Pumpkin spice may have become a thing, and may be ubiquitous from Labor Day to Thanksgiving in every possible form, but I say, “Give me all there is!”  I’ll never tire of the soft russets, glowing oranges, lemon yellows, fiery reds, mahogany browns, and burnished coppers.  I’m happy to walk miles of trails, scuffling through those crackling drifts as I go.  The sharp, clear air is a gift.  The fragrances of dry wood, crumbling brown leaves, and seasonal baking uplift me and satisfy completely.  Fall feels like home.

Spring Valley, October 2020 – surrounding hills

8 thoughts on “Fall, All In

  1. an exhilarating, invigorating, colourful, and refreshing trek into the hypaethrals, denise. thank you. w/ climate metalepses, these electrifying-to-the-core rich and multifarious hues will migrate ever-northward into canada, at a pari-passu rate… until the autumnal gifts of your forests in the US become the autumnal landscape in richer, denser colours across canada, where we normally experience only mono-chromatic yellow-hued autumnal titivations in late september~early october, after which the deliquescing leaves quickly deteriorate into senescent deaths and drop [‘fall’] to the ground. canadians will one day be the ancillary and serendipitous recipients of northern US’s autumnal glories, and our arctic tundras will effloresce w/ temperate-range flora..

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    1. Long-term, though, will the stunning displays in Canada be a positive change, much as they might be enjoyed? I’m reminded of the Inuit man who was interviewed about climate change, and he said that it would be wonderful to not have to hunt for food in below-zero temperatures. When the interviewer remarked that, with drastically warmer temperatures, there might not be any traditional prey to hunt, the man’s face fell, and he said he hadn’t counted on that eventuality. So…more colorful foliage might be a mixed blessing. Also, if the Great Lakes area ends up with a climate similar to that of present west Texas, as one model predicts, you can take it to the bank that I will no longer sing the praises of fall. But I doubt the climactic rollercoaster will prove that extreme during my lifetime.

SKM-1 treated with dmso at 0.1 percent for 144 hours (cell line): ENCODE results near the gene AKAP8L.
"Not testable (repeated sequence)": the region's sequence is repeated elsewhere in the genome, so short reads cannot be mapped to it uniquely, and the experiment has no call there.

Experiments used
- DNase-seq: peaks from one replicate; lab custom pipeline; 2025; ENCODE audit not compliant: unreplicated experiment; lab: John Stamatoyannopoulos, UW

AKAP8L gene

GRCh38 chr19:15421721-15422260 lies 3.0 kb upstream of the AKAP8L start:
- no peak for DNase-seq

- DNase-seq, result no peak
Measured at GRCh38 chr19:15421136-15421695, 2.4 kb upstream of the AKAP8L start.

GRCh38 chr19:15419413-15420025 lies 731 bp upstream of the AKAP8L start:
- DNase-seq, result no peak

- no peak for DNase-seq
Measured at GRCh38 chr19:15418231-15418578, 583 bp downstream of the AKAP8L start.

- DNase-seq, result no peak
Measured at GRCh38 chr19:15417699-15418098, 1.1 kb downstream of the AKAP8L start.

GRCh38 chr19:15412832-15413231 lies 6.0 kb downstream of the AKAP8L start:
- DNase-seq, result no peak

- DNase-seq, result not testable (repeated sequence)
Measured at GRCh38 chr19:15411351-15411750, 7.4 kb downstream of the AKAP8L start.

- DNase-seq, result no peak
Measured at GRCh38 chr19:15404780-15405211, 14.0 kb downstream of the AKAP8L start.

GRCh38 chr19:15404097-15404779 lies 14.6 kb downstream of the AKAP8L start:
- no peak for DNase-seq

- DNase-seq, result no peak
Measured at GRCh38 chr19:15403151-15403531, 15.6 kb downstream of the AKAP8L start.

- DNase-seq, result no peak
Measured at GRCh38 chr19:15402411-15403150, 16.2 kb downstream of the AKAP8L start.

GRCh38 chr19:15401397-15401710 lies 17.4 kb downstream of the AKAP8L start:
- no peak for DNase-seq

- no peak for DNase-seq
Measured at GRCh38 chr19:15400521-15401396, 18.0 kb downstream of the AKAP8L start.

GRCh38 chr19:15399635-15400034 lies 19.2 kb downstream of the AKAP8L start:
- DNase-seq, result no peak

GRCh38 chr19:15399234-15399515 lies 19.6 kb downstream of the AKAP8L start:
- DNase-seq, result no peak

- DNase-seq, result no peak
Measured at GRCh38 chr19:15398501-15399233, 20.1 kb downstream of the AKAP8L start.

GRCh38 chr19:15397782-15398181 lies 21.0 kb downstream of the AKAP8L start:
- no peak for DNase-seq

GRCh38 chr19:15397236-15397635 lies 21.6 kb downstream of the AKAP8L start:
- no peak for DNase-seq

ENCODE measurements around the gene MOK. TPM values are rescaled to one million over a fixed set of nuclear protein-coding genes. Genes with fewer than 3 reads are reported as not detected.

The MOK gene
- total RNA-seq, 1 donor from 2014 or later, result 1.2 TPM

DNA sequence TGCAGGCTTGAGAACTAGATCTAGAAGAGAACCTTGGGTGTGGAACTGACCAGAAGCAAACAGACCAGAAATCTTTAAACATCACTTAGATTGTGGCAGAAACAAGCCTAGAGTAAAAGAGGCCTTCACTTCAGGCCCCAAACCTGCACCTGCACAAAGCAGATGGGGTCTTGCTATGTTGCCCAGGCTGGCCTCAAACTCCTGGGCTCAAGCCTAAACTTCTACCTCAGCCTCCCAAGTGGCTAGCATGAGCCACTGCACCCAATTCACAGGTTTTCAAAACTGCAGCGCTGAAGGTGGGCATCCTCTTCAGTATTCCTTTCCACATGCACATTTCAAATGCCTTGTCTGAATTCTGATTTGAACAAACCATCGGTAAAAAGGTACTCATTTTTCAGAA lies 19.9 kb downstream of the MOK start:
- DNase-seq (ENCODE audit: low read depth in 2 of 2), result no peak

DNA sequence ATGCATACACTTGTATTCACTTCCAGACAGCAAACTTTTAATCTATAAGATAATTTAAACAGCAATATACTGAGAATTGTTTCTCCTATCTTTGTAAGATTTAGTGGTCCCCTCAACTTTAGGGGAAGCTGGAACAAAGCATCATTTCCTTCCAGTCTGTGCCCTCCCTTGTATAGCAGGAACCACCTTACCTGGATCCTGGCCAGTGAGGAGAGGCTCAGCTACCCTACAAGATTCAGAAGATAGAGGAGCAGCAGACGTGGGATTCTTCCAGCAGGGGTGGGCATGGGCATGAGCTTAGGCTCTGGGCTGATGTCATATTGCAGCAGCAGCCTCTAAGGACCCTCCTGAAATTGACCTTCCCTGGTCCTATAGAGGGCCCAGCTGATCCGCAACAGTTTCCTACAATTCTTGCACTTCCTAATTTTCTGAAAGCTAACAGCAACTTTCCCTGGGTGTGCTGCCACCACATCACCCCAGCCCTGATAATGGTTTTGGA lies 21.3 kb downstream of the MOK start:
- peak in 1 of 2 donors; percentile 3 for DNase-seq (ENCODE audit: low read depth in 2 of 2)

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      1. no, not if you are already well into your 60s denise… unless your DNA is roborated by ‘in-extremis’ longevity.. now in my 80th year, nor will i. i presage that future generations of canadians will be ‘flooded’ w/ coastal americans due to the rapidly melting ice sheets, glaciers, icebergs, and permafrost in greenland and canada’s arctic. canada’s milder climes and extended growing seasons will likely prove irresistible to our southern neighbours.

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  2. Trust me, my husband and I have fantasized about the notion of emigrating to Canada for many years. At first, because we simply love the lower Ontario area; specifically, Niagara-on-the-Lake and further upstream toward the Falls. We’d thought of purchasing a B&B. For the last 20 years, a wish to escape the travesty that the U.S. has become has added to our motivation. But….even had we the means—which we assuredly do not—there’s still the issue of our being tied to our past companions. And Rick’s family are all in the Cleveland area; he wouldn’t want to be so far away. Lastly, attaining Canadian citizenship would be problematic, as I understand that our skill sets are too garden-variety to be on their “desirable” list.

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    1. you and rick will be delighted to know that in the decade of the 1980’s, while we lived in the western arctic inuit community of inuvik, the canadian and NWT govts were welcoming experienced bartenders and bakers of bread for immigration and citizenship [so long as they were not senescent], and installing them across remote communities across our 10 provinces and 3 territories. a lost opportunity, eh? imagine a country’s being bereft of bartenders and bread chefs?????

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    1. the very reason i made mention of its propitious 80’s timing… perhaps in your next bartending life, denise, if you are kissed by kismet, eh? altho’ canada now seeks youngsters w/ computer skills, particularly hacking skills, and medical-care servers who are willing to dispense their arsenal of care-taking efficacies in arctic and subarctic taiga climes among first-nations communities..